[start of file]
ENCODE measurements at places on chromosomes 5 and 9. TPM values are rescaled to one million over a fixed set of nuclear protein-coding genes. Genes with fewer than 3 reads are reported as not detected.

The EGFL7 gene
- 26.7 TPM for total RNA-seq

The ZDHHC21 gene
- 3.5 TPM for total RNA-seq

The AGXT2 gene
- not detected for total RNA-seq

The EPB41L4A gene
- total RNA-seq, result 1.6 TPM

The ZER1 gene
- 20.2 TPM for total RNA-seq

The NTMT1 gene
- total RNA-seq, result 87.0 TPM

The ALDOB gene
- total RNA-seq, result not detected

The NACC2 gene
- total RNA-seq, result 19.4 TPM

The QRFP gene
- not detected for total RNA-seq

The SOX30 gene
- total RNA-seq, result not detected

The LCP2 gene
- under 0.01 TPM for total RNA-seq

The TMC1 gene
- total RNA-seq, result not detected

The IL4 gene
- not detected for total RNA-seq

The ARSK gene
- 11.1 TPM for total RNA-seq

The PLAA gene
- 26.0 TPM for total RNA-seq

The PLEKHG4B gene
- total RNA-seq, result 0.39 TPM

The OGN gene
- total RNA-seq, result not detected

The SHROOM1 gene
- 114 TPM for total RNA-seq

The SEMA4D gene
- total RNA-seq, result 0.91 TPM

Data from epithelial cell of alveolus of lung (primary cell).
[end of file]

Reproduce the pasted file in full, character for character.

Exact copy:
ENCODE measurements at places on chromosomes 5 and 9. TPM values are rescaled to one million over a fixed set of nuclear protein-coding genes. Genes with fewer than 3 reads are reported as not detected.

The EGFL7 gene
- 26.7 TPM for total RNA-seq

The ZDHHC21 gene
- 3.5 TPM for total RNA-seq

The AGXT2 gene
- not detected for total RNA-seq

The EPB41L4A gene
- total RNA-seq, result 1.6 TPM

The ZER1 gene
- 20.2 TPM for total RNA-seq

The NTMT1 gene
- total RNA-seq, result 87.0 TPM

The ALDOB gene
- total RNA-seq, result not detected

The NACC2 gene
- total RNA-seq, result 19.4 TPM

The QRFP gene
- not detected for total RNA-seq

The SOX30 gene
- total RNA-seq, result not detected

The LCP2 gene
- under 0.01 TPM for total RNA-seq

The TMC1 gene
- total RNA-seq, result not detected

The IL4 gene
- not detected for total RNA-seq

The ARSK gene
- 11.1 TPM for total RNA-seq

The PLAA gene
- 26.0 TPM for total RNA-seq

The PLEKHG4B gene
- total RNA-seq, result 0.39 TPM

The OGN gene
- total RNA-seq, result not detected

The SHROOM1 gene
- 114 TPM for total RNA-seq

The SEMA4D gene
- total RNA-seq, result 0.91 TPM

Data from epithelial cell of alveolus of lung (primary cell).